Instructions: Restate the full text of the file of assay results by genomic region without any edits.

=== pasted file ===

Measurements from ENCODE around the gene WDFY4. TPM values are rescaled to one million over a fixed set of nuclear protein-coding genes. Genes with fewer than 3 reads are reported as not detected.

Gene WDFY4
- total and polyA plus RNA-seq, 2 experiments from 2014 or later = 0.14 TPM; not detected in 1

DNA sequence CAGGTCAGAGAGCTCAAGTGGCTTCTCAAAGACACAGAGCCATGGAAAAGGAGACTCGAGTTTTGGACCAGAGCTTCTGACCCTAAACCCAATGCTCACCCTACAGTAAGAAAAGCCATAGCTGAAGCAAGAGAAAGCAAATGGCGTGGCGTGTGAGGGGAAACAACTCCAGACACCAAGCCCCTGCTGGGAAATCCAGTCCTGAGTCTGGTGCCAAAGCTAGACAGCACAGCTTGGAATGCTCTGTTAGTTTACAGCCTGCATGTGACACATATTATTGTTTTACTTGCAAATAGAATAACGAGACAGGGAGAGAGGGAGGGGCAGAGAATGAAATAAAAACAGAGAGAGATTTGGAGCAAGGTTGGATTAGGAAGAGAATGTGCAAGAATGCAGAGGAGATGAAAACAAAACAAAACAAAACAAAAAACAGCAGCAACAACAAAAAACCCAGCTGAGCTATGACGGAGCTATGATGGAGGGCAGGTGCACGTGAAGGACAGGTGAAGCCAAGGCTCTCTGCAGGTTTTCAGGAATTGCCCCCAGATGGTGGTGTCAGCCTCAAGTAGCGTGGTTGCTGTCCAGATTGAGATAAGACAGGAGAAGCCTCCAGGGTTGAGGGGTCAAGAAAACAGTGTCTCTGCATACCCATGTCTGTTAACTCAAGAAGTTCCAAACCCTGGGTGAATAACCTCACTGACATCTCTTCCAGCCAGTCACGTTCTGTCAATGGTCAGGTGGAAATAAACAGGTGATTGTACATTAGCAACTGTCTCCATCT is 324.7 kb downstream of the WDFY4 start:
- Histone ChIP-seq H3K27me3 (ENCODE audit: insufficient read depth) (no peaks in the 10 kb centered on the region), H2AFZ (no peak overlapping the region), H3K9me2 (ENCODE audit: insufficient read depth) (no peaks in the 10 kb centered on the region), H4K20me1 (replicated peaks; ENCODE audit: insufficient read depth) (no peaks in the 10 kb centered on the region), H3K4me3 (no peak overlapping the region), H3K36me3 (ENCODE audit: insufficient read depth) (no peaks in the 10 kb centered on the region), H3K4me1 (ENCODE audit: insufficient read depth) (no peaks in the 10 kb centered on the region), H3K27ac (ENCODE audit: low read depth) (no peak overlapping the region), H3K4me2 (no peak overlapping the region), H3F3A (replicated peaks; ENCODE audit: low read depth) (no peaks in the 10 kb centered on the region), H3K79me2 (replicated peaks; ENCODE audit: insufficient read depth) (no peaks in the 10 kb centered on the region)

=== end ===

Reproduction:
Measurements from ENCODE around the gene WDFY4. TPM values are rescaled to one million over a fixed set of nuclear protein-coding genes. Genes with fewer than 3 reads are reported as not detected.

Gene WDFY4
- total and polyA plus RNA-seq, 2 experiments from 2014 or later = 0.14 TPM; not detected in 1

DNA sequence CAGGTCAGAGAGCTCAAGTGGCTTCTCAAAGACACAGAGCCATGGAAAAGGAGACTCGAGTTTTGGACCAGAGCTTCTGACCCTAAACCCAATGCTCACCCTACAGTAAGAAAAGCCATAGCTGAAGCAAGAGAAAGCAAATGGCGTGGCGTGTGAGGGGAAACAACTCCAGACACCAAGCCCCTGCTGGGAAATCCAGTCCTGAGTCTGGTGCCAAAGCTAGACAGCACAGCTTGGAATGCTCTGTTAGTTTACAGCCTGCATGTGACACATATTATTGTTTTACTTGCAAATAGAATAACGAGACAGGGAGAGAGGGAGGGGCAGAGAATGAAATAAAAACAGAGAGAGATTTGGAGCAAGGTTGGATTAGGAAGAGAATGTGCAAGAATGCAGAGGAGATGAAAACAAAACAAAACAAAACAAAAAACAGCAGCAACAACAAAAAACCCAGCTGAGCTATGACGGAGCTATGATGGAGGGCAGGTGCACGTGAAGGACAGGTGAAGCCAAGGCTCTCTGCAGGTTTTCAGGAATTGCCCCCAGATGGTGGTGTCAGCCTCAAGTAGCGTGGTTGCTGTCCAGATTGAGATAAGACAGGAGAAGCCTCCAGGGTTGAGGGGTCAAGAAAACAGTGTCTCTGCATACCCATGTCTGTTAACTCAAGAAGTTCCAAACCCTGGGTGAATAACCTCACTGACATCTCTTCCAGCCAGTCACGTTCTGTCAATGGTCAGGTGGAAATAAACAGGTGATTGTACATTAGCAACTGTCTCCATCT is 324.7 kb downstream of the WDFY4 start:
- Histone ChIP-seq H3K27me3 (ENCODE audit: insufficient read depth) (no peaks in the 10 kb centered on the region), H2AFZ (no peak overlapping the region), H3K9me2 (ENCODE audit: insufficient read depth) (no peaks in the 10 kb centered on the region), H4K20me1 (replicated peaks; ENCODE audit: insufficient read depth) (no peaks in the 10 kb centered on the region), H3K4me3 (no peak overlapping the region), H3K36me3 (ENCODE audit: insufficient read depth) (no peaks in the 10 kb centered on the region), H3K4me1 (ENCODE audit: insufficient read depth) (no peaks in the 10 kb centered on the region), H3K27ac (ENCODE audit: low read depth) (no peak overlapping the region), H3K4me2 (no peak overlapping the region), H3F3A (replicated peaks; ENCODE audit: low read depth) (no peaks in the 10 kb centered on the region), H3K79me2 (replicated peaks; ENCODE audit: insufficient read depth) (no peaks in the 10 kb centered on the region)